CfP: Learning Analytics for 21st Century Competencies
Special Issue Editors: Simon Buckingham Shum & Ruth Crick (University of Technology Sydney)
Full call for Special Issue submissions: http://bit.ly/jlac21
A strategic educational response to a world of constant change is to focus explicitly on nurturing the skills and dispositions which equip learners to cope with novel, complex situations, assessed under authentic conditions. Thus, even if we do not know what the future holds, we can be better equipped for the only thing we can be sure of — change. The qualities that learners need have thus been dubbed “21st Century” in nature — not because these were of no use before (although they may take forms today which are novel) — but because of their critical importance in jobs involving sensemaking and creativity.
This sets the challenging context for understanding the potential of Learning Analytics approaches for the formative (and possibly summative) assessment of 21st century competencies, which are important precisely because they need to be displayed in interpersonal, societally and culturally valid contexts. By definition, the concept of assessing qualities that are lifelong and spanning the ‘arc of life’ inside and beyond formal learning demands new kinds of evidence. Computational support for tracking, feeding back, and reflecting learning processes holds the promise that these qualities can be evidenced, at scale, in ways that have been impractical until now.
Framed thus, the goal is to forge new links from the body of educational/learning sciences research — which typically clarifies the nature of the phenomena under question using representations and language for researchers — to documenting how data, algorithms, code and user interfaces come together through coherent design in order to automate such analyses — providing actionable insight for the educators, students and other stakeholders who constitute the learning system in question.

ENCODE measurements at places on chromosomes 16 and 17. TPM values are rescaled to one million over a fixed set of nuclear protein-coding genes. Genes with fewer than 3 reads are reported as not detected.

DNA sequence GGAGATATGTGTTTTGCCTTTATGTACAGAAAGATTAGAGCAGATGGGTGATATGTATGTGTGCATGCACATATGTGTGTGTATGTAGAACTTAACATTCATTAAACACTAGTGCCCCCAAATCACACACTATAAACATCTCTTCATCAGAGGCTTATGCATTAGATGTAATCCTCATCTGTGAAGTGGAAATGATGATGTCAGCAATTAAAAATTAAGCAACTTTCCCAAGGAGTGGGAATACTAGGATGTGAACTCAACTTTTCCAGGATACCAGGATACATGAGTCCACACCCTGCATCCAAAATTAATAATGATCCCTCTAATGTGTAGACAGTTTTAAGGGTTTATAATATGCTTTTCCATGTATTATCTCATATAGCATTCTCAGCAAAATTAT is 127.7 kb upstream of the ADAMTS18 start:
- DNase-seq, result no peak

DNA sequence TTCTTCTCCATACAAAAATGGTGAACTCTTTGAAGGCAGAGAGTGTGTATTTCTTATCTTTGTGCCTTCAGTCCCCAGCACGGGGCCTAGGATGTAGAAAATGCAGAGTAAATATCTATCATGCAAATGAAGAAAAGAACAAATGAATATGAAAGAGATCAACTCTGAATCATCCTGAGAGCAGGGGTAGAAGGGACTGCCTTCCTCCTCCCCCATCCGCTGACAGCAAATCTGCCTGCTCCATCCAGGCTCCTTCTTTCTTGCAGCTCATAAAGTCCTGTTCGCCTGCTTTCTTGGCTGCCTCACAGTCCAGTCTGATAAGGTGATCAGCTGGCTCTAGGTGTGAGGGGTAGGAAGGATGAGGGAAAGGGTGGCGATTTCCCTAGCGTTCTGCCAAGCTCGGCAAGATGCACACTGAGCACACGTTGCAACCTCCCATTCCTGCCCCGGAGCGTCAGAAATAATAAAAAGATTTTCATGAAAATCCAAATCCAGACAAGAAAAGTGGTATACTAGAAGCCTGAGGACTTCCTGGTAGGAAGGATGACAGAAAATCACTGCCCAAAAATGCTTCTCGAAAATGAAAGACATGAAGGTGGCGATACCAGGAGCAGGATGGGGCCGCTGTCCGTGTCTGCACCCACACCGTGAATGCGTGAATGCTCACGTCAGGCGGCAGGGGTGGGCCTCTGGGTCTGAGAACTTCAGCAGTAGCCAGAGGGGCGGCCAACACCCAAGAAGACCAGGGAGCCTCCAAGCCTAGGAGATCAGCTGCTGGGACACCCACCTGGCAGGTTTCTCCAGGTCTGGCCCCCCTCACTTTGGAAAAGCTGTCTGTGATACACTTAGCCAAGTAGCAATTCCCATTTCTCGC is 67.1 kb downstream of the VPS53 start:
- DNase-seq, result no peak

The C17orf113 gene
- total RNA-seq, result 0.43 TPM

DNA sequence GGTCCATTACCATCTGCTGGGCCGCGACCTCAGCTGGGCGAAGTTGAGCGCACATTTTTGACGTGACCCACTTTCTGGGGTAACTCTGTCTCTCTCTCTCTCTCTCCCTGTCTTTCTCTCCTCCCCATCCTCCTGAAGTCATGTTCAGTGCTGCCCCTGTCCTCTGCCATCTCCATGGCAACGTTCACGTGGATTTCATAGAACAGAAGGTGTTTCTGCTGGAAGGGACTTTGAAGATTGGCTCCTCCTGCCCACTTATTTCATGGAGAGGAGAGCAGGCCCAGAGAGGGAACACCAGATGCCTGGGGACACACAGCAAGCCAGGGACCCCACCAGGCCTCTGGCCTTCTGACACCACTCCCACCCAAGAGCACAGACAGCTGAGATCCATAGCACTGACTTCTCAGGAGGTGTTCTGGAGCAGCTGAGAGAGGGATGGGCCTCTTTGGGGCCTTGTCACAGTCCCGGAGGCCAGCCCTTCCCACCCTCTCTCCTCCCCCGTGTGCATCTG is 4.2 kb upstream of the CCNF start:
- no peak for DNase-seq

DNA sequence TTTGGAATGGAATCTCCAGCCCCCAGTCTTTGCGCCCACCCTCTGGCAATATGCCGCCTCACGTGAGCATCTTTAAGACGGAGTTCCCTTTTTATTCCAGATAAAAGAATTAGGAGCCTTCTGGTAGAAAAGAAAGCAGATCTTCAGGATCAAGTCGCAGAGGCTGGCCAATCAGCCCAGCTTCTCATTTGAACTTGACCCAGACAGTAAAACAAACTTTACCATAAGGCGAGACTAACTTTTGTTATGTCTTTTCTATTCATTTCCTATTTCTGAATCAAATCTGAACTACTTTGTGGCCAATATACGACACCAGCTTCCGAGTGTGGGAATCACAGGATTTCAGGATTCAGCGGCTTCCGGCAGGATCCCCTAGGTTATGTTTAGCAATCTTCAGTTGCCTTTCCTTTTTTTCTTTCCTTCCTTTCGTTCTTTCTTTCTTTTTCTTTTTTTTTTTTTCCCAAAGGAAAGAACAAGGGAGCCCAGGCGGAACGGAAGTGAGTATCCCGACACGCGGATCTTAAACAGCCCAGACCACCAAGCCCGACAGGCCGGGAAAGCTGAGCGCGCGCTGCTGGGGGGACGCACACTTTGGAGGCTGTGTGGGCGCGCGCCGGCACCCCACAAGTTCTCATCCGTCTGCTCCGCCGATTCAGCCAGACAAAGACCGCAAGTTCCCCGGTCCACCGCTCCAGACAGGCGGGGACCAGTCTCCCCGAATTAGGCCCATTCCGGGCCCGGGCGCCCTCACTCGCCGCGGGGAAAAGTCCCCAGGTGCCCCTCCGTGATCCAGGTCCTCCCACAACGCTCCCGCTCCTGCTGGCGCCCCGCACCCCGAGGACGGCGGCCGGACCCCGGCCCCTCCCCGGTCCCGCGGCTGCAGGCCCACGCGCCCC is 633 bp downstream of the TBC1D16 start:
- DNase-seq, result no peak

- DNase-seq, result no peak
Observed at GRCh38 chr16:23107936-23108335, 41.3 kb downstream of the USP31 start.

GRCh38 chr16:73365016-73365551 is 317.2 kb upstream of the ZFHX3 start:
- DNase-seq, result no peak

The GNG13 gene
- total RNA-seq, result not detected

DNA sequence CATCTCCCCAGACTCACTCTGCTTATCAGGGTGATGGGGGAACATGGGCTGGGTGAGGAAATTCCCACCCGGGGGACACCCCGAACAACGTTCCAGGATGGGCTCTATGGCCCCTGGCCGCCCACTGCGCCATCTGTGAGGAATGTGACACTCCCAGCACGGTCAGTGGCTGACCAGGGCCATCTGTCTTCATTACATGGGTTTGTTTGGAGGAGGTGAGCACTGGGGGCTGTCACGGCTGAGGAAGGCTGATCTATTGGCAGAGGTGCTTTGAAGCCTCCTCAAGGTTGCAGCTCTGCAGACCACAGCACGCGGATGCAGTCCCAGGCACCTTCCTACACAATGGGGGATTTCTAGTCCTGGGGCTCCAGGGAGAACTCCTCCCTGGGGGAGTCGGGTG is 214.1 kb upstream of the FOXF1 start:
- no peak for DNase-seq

Quantifying these deeply personal qualities in order to feed back and strengthen them, without in the process reducing them to meaningless statistics, is the heart of the learning analytics challenge. How does one gather data from a diversity of life contexts, as potential evidence of these new competencies? How do we translate theoretical constructs with integrity into algorithms? How can they be rendered for human interpretation, by whom, and with what training? Should such analytics be used primarily for formative assessment, or should we be aiming for summative grades? Who gets to design the analytics, and who gets to validate them? Do analytics of this sort raise new ethical dilemmas?
Contributions are invited to this special issue to document and advance theory, design methodology, technology implementation or evidence of impact, including but not limited to: